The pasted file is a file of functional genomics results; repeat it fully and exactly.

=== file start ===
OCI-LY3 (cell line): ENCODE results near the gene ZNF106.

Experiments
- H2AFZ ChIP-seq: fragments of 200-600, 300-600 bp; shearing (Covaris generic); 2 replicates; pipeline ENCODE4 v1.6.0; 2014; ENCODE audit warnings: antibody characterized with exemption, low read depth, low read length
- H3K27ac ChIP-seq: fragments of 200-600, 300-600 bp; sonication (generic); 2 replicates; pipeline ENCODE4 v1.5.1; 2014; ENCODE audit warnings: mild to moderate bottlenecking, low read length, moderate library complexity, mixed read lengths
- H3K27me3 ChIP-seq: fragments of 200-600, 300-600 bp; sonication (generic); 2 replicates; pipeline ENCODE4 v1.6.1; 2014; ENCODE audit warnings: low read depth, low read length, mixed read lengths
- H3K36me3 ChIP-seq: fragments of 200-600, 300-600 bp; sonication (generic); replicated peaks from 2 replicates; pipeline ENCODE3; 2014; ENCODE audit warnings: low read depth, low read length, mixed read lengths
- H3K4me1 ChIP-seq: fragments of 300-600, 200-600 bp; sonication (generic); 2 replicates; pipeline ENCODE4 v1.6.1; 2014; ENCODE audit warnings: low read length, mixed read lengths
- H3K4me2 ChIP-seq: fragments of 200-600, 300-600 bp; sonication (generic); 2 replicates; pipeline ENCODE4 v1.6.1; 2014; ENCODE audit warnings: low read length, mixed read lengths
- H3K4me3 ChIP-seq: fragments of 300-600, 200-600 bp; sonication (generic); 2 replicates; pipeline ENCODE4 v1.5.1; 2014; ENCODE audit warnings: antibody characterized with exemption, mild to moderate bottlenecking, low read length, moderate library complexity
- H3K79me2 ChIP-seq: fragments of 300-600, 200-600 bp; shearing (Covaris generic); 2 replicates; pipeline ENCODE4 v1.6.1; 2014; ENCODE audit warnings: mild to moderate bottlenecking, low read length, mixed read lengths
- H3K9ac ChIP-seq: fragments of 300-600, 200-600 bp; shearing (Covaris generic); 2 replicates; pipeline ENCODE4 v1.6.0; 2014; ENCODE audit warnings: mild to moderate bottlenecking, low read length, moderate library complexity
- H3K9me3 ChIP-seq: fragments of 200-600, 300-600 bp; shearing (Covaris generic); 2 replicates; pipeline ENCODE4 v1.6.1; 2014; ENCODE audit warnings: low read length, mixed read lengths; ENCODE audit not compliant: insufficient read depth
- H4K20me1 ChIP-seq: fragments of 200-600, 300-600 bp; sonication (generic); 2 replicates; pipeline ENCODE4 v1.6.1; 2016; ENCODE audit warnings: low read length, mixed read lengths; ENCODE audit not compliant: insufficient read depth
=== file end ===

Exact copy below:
OCI-LY3 (cell line): ENCODE results near the gene ZNF106.

Experiments
- H2AFZ ChIP-seq: fragments of 200-600, 300-600 bp; shearing (Covaris generic); 2 replicates; pipeline ENCODE4 v1.6.0; 2014; ENCODE audit warnings: antibody characterized with exemption, low read depth, low read length
- H3K27ac ChIP-seq: fragments of 200-600, 300-600 bp; sonication (generic); 2 replicates; pipeline ENCODE4 v1.5.1; 2014; ENCODE audit warnings: mild to moderate bottlenecking, low read length, moderate library complexity, mixed read lengths
- H3K27me3 ChIP-seq: fragments of 200-600, 300-600 bp; sonication (generic); 2 replicates; pipeline ENCODE4 v1.6.1; 2014; ENCODE audit warnings: low read depth, low read length, mixed read lengths
- H3K36me3 ChIP-seq: fragments of 200-600, 300-600 bp; sonication (generic); replicated peaks from 2 replicates; pipeline ENCODE3; 2014; ENCODE audit warnings: low read depth, low read length, mixed read lengths
- H3K4me1 ChIP-seq: fragments of 300-600, 200-600 bp; sonication (generic); 2 replicates; pipeline ENCODE4 v1.6.1; 2014; ENCODE audit warnings: low read length, mixed read lengths
- H3K4me2 ChIP-seq: fragments of 200-600, 300-600 bp; sonication (generic); 2 replicates; pipeline ENCODE4 v1.6.1; 2014; ENCODE audit warnings: low read length, mixed read lengths
- H3K4me3 ChIP-seq: fragments of 300-600, 200-600 bp; sonication (generic); 2 replicates; pipeline ENCODE4 v1.5.1; 2014; ENCODE audit warnings: antibody characterized with exemption, mild to moderate bottlenecking, low read length, moderate library complexity
- H3K79me2 ChIP-seq: fragments of 300-600, 200-600 bp; shearing (Covaris generic); 2 replicates; pipeline ENCODE4 v1.6.1; 2014; ENCODE audit warnings: mild to moderate bottlenecking, low read length, mixed read lengths
- H3K9ac ChIP-seq: fragments of 300-600, 200-600 bp; shearing (Covaris generic); 2 replicates; pipeline ENCODE4 v1.6.0; 2014; ENCODE audit warnings: mild to moderate bottlenecking, low read length, moderate library complexity
- H3K9me3 ChIP-seq: fragments of 200-600, 300-600 bp; shearing (Covaris generic); 2 replicates; pipeline ENCODE4 v1.6.1; 2014; ENCODE audit warnings: low read length, mixed read lengths; ENCODE audit not compliant: insufficient read depth
- H4K20me1 ChIP-seq: fragments of 200-600, 300-600 bp; sonication (generic); 2 replicates; pipeline ENCODE4 v1.6.1; 2016; ENCODE audit warnings: low read length, mixed read lengths; ENCODE audit not compliant: insufficient read depth